Most scholars date the start of the Protestant Reformation to October 31, 1517, when the Roman Catholic Augustinian monk and priest, Martin Luther (1483–1546) nailed his Ninety-five Theses on the door of All Saints’ Church, often called “Castle Church,” in Wittenberg, Germany. But as the ball of the Reformation got rolling, the importance of the Ninety-five Theses faded in comparison to other fundamental tenets of belief that arose as the central differences between Catholics and Protestants. Five of the central beliefs took expression in what have been called the Five Solas: 1. Sola Scriptura—”By Scripture Alone,” 2. Sola fide—”by faith alone,” 3. Sola gratia—”by grace alone,” 4.Solus Christus or Solo Christo—”Christ alone” or “through Christ alone,” 5. Soli Deo Gloria—”glory to God alone.”
As might be expected given enough time, over the years individuals and individual churches have wandered from the Five Solas. In fact, the true intent of sola scriptura was given up by many Protestants very early on. It may have been only the influence of the Radical Reformers—those who generally stood against the concept of a state church and for a church of baptized believers separate from the state—and their descendents that kept the spirit of sola scriptura alive and brought about a renewed interest in it among some denominations. But, on the whole, there has been a slow and subtle subversion of the meaning of the Five Solas and other biblical teachings that has spread through churches and seminaries. This has led us to where, today, we are on what appears to be the verge of a crumbling away of Protestantism and a return to Catholicism.
This return to Catholicism is happening both directly and indirectly. By “directly,” I refer to individuals and even entire congregations converting to Roman Catholicism (there have also been many conversions to the Eastern Orthodox Church). By “indirectly,” I mean a drift away from the Five Solas and other Bible teachings by churches and Bible teachers who continue to call themselves Protestant and even consider themselves theologically conservative, without realizing that what they now teach is closer to Catholicism than to Protestantism. In this series of articles, I will clarify the teachings of each of the Five Solas and explain how they do not match what is now commonly believed in many Protestant, Reformed, or Baptist churches.
Sola scriptura is the teaching that the Bible is the inspired Word of God and the only authoritative revelation of God. What we believe, what we obey, and what we know about God, His Son, His plan for humanity, and all other knowledge about our salvation and walk as Christians, we are to obtain from the Bible. Even what we believe about anything else, such as origins, the nature of the universe, history, and science, must never contradict what is found in the Bible, as we are to regard the Bible as the foundation and test of all truth.
Further, this teaching says that the Bible can be understood by each Christian individually because the Bible interprets itself. It is the way by which God reveals Himself to us individually. The Bible does not need any outside confirmation or verification, and it does not need the approval or interpretation of any person or persons. It is a self-contained body of truth. God’s revelation to us today is solely within the Bible and has not continued and does not continue today in any other body of oral or written or living tradition. This teaching wholly contradicts and nowhere agrees with Roman Catholic, Anglo-Catholic, Eastern Orthodox, Oriental Orthodox, Coptic, and other belief systems that aver that the Bible can be correctly understood only as interpreted by apostolic or sacred or holy Tradition. Thus, it is also in complete contradiction with the Roman Catholic Church’s assertion that only the Pope and the bishops in communion with him—referred to as “the Magisterium of the Church”—can authentically interpret the Word of God.
Today, we might see sola scriptura as absolutely foundational to what might be called Protestant thought and doctrine. But the truth is that sola scriptura was never fully put into practice in the Magisterial Reformation. The Magisterial Reformation refers to that branch of the Reformation typified by such leaders as Luther, Zwingli, and Calvin. The Magisterial Reformation leaders swayed certain regions of Europe to break from the Roman Catholic Church. They also formulated many of the doctrines we associate with Protestantism. But they did not break with all of Catholic thought.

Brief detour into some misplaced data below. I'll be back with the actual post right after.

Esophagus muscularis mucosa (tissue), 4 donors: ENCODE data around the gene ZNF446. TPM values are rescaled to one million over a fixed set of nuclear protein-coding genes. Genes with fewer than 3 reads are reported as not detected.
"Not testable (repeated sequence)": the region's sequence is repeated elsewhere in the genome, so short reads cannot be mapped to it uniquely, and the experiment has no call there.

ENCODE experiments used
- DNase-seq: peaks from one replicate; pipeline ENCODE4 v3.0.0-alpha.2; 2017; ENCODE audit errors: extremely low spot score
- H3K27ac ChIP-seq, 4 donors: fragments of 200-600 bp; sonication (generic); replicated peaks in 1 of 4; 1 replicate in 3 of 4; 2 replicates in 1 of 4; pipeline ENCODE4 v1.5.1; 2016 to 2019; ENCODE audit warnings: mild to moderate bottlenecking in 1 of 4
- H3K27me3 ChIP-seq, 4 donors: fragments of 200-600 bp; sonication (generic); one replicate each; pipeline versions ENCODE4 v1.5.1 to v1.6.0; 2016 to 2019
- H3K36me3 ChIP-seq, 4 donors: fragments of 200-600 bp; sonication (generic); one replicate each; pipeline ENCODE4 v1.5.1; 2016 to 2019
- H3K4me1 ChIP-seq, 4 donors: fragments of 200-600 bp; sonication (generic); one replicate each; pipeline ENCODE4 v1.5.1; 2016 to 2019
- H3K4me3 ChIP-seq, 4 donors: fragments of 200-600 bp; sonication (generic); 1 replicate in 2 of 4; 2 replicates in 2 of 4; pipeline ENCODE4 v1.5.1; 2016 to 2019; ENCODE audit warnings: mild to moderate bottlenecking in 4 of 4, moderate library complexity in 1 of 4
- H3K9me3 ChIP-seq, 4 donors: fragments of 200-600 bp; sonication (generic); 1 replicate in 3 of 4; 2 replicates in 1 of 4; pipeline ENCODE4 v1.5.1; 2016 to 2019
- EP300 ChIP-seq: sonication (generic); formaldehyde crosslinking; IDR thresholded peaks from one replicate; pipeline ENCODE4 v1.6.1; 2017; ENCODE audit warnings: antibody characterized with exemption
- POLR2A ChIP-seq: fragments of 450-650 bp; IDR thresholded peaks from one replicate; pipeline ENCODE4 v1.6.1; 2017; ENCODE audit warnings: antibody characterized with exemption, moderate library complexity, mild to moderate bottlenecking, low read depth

Notably, while the Magisterial Reformers rejected the authority of the pope, they did not reject the idea of a close interrelationship between church and state. The churches they ran essentially took on the same relationship with the Protestant states that the Roman Catholic Church had had with those states before the Reformation. Additionally, while they may have given lip service to such ideas as the priesthood of all believers, in practice the Magisterial Reformers maintained the Catholic idea of a very sharp distinction between clergy and laity.
Both of these ideas—the tie between church and state, and the distinction between clergy and laity—worked together to essentially render impotent any practical benefit of the teaching of sola scriptura. What I mean by this is that the Magisterial Reformers set themselves and their clergy up as the interpreters of Scripture and enforced that interpretation with the sword of the magistrates. Those who truly tried to live by sola scriptura in the Protestant states could find themselves in very big trouble, and many were even executed for their beliefs. Because of this, critics charged the Magisterial Reformers with getting rid of the pope so they could set themselves up as mini-popes.
Those who tried to truly live by sola scriptura, defying both the pope and the Magisterial Reformers in the process, were called the Radical Reformers. For their attempts to put sola scriptura and the priesthood of all believers into practice, and for believing in the separation of church and state, they were severely persecuted. Yet, it was their influence, more than any other influence, that led to the First Amendment freedoms enjoyed in the United States today. That influence reached this continent through the Anabaptists, Baptists, and other minority religious groups that fled Europe to find religious freedom in America. At first, they ran up against persecution from the American heirs of the Magisterial Reformers—the Puritans, Presbyterians, and Anglicans. But havens of freedom sprang up in the colonies of Rhode Island and Pennsylvania. The idea of true liberty of conscience in religion was advocated in the seventeenth century in the writings of Roger Williams. In the eighteenth century, this idea fell on the sympathetic ears of the founding fathers, some of whom were Deists, Universalists, or Quakers, and, therefore, also had a personal interest in religious freedom.